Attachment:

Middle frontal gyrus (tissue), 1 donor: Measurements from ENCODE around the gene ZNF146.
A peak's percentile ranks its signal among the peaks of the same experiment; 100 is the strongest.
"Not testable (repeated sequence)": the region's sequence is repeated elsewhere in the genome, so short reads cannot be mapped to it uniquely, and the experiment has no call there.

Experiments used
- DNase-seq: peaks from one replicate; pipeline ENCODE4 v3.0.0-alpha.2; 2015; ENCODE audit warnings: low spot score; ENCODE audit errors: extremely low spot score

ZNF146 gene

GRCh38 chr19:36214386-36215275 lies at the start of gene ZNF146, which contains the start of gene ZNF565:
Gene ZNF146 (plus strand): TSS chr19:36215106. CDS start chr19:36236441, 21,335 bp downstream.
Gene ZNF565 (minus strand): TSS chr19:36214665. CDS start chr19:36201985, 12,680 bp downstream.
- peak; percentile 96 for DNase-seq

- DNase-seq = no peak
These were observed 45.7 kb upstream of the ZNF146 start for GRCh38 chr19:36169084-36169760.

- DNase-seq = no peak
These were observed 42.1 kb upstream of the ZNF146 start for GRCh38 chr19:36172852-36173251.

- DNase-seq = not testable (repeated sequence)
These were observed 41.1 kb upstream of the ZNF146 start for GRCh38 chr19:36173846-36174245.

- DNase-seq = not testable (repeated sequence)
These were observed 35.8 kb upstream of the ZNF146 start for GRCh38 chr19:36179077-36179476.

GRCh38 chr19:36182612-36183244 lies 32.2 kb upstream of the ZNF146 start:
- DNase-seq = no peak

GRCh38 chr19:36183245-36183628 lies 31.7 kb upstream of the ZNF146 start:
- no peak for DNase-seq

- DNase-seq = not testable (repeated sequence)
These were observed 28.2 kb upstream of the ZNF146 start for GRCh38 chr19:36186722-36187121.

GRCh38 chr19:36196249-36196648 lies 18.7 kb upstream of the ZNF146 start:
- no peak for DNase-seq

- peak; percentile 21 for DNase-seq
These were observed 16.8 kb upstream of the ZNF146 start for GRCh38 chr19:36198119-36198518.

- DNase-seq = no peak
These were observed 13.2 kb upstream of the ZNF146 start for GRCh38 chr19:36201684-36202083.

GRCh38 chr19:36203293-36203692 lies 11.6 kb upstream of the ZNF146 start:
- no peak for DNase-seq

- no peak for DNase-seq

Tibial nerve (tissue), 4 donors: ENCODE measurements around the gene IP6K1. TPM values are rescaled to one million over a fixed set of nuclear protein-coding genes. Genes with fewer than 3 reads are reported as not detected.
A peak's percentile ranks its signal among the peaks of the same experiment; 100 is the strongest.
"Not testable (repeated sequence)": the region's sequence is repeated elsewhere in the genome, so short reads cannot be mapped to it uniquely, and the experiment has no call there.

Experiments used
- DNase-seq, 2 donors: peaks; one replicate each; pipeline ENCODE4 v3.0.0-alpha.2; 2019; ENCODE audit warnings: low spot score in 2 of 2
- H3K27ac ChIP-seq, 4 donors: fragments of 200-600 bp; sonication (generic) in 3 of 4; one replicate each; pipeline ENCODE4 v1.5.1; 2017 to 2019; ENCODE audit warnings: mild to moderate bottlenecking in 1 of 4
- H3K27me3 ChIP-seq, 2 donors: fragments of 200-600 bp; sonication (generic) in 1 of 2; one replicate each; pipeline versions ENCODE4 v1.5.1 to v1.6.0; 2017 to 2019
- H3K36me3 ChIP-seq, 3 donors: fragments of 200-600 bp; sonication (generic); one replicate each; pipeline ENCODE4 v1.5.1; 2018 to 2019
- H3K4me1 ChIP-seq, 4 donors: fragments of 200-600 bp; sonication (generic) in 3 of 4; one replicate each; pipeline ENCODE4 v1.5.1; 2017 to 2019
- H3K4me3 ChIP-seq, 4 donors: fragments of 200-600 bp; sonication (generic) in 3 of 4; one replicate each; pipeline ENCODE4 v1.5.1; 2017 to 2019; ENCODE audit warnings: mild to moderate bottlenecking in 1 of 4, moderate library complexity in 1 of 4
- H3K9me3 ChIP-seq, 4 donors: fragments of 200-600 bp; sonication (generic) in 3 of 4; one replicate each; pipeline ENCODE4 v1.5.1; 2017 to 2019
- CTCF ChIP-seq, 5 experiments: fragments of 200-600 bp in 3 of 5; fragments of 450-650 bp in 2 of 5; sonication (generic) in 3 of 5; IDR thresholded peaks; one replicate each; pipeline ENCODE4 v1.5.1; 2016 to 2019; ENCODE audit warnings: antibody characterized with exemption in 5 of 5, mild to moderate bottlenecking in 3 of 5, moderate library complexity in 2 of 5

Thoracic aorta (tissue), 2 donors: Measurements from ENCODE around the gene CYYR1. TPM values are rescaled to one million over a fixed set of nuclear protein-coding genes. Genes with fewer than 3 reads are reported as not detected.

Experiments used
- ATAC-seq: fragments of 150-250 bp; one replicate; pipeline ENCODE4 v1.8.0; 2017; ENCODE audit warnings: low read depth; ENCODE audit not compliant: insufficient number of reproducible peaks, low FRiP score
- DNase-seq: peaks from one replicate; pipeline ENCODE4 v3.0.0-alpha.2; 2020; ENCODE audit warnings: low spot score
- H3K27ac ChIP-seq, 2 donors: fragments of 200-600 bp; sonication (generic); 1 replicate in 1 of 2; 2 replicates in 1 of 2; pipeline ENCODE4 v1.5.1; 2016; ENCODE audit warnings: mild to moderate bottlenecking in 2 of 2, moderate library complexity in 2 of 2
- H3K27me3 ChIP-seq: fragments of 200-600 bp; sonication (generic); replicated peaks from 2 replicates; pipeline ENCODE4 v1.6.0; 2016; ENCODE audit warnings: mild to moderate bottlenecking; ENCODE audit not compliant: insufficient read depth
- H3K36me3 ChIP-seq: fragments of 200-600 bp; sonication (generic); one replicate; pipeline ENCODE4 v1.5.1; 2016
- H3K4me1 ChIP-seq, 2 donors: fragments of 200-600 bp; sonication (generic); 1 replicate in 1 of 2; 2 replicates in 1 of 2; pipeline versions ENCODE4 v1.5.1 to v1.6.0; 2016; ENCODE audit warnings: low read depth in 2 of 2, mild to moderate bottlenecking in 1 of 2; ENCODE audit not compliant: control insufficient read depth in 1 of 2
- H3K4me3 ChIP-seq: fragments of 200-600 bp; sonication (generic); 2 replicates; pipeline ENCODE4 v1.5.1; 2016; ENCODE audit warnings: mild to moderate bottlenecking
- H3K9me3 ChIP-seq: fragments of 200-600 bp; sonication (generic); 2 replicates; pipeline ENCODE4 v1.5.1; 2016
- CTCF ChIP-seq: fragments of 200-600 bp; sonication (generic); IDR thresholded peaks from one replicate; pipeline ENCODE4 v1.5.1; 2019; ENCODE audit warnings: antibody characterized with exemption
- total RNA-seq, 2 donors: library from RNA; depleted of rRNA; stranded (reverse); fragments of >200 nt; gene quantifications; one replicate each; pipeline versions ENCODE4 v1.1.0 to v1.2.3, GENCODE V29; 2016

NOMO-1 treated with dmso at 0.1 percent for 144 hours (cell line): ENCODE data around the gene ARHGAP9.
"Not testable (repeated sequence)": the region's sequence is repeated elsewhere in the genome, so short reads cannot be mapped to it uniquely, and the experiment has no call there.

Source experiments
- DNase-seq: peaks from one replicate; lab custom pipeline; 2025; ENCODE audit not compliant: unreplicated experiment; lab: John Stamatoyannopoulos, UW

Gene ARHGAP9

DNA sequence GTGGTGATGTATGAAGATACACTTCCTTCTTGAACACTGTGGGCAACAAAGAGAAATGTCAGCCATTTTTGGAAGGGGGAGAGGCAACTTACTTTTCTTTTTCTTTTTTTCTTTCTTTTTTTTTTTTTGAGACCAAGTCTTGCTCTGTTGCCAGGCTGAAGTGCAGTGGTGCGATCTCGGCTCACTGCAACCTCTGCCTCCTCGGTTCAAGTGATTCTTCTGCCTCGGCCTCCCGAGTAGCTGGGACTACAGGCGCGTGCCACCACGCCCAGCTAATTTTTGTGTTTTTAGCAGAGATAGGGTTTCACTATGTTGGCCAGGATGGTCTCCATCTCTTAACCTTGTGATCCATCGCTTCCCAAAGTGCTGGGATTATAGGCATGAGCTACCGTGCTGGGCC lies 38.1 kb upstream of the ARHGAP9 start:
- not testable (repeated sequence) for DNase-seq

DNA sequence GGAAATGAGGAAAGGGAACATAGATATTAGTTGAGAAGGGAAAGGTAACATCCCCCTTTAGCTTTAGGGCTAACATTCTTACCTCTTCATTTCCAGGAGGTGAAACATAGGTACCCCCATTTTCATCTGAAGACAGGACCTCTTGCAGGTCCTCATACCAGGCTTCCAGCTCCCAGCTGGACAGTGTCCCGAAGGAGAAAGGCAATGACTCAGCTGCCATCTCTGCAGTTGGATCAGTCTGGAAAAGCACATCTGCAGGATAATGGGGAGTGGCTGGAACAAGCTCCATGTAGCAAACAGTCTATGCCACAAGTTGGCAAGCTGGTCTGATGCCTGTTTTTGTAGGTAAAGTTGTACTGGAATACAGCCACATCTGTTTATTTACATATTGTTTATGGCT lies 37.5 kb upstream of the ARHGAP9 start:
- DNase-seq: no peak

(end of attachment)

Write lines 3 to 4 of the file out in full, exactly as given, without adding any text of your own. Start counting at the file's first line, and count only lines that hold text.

"Not testable (repeated sequence)": the region's sequence is repeated elsewhere in the genome, so short reads cannot be mapped to it uniquely, and the experiment has no call there.

Experiments used